Oral microbiome: possible harbinger for children's health

Int J Oral Sci. 2020 Apr 30;12(1):12. doi: 10.1038/s41368-020-0082-x.


The human microbiome functions as an intricate and coordinated microbial network, residing throughout the mucosal surfaces of the skin, oral cavity, gastrointestinal tract, respiratory tract, and reproductive system. The oral microbiome encompasses a highly diverse microbiota, consisting of over 700 microorganisms, including bacteria, fungi, and viruses. As our understanding of the relationship between the oral microbiome and human health has evolved, we have identified a diverse array of oral and systemic diseases associated with this microbial community, including but not limited to caries, periodontal diseases, oral cancer, colorectal cancer, pancreatic cancer, and inflammatory bowel syndrome. The potential predictive relationship between the oral microbiota and these human diseases suggests that the oral cavity is an ideal site for disease diagnosis and development of rapid point-of-care tests. The oral cavity is easily accessible with a non-invasive collection of biological samples. We can envision a future where early life salivary diagnostic tools will be used to predict and prevent future disease via analyzing and shaping the infant's oral microbiome. In this review, we present evidence for the establishment of the oral microbiome during early childhood, the capability of using childhood oral microbiome to predict future oral and systemic diseases, and the limitations of the current evidence.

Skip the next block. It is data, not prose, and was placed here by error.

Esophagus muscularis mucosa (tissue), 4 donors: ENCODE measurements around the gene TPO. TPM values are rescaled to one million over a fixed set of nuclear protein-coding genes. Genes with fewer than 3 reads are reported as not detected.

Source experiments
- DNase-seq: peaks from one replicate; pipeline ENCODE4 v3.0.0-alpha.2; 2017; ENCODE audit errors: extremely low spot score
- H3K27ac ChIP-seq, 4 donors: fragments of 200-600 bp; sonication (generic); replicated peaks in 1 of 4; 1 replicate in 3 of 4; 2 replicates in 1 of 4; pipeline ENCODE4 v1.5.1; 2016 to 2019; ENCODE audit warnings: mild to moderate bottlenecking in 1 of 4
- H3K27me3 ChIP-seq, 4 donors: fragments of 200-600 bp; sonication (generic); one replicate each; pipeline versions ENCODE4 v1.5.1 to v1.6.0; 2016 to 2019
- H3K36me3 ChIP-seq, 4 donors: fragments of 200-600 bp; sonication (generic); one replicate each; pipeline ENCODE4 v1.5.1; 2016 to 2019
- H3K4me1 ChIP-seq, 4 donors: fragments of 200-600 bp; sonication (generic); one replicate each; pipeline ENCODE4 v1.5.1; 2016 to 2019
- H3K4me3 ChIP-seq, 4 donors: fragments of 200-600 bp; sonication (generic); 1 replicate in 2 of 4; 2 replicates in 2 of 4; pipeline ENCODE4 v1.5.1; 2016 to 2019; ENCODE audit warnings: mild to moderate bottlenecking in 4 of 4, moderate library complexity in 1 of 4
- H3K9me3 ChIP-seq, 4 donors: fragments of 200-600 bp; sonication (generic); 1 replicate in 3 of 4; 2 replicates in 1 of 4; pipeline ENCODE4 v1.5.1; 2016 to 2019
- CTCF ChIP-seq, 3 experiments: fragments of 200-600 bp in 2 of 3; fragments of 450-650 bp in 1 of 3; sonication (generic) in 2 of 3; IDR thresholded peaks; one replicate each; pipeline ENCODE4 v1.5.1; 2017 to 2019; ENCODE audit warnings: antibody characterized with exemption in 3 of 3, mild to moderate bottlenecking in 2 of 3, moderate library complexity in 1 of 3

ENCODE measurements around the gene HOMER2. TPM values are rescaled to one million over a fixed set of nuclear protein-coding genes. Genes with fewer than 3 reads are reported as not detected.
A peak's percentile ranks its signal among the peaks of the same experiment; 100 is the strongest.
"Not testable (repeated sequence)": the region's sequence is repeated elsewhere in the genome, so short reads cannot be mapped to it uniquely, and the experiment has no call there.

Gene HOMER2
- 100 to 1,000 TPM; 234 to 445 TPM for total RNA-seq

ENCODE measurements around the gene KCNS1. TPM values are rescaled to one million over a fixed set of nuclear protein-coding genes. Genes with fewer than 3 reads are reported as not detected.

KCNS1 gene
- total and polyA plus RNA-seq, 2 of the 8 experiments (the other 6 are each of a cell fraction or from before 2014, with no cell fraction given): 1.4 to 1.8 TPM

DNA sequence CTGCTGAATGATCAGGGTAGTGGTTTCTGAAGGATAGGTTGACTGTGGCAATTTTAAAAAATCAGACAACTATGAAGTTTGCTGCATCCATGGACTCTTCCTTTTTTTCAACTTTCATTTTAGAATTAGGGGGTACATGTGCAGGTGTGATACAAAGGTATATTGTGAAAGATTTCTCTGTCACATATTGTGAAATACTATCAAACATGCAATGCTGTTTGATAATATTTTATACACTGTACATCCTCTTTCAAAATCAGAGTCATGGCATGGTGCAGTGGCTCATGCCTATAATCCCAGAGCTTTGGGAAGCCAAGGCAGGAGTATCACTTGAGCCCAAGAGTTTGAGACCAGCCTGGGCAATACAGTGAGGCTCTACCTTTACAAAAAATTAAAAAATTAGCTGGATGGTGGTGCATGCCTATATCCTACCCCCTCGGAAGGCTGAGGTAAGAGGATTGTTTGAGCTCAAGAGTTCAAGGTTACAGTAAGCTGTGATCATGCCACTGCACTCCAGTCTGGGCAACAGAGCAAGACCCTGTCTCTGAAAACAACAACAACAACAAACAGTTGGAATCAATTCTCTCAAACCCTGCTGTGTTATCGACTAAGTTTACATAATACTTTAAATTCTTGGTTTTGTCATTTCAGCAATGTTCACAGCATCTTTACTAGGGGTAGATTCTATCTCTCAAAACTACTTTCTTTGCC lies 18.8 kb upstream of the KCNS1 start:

Publication types

  • Research Support, N.I.H., Extramural
  • Review

MeSH terms

  • Child
  • Child Health*
  • Humans
  • Infant
  • Microbiota*
  • Mouth / microbiology*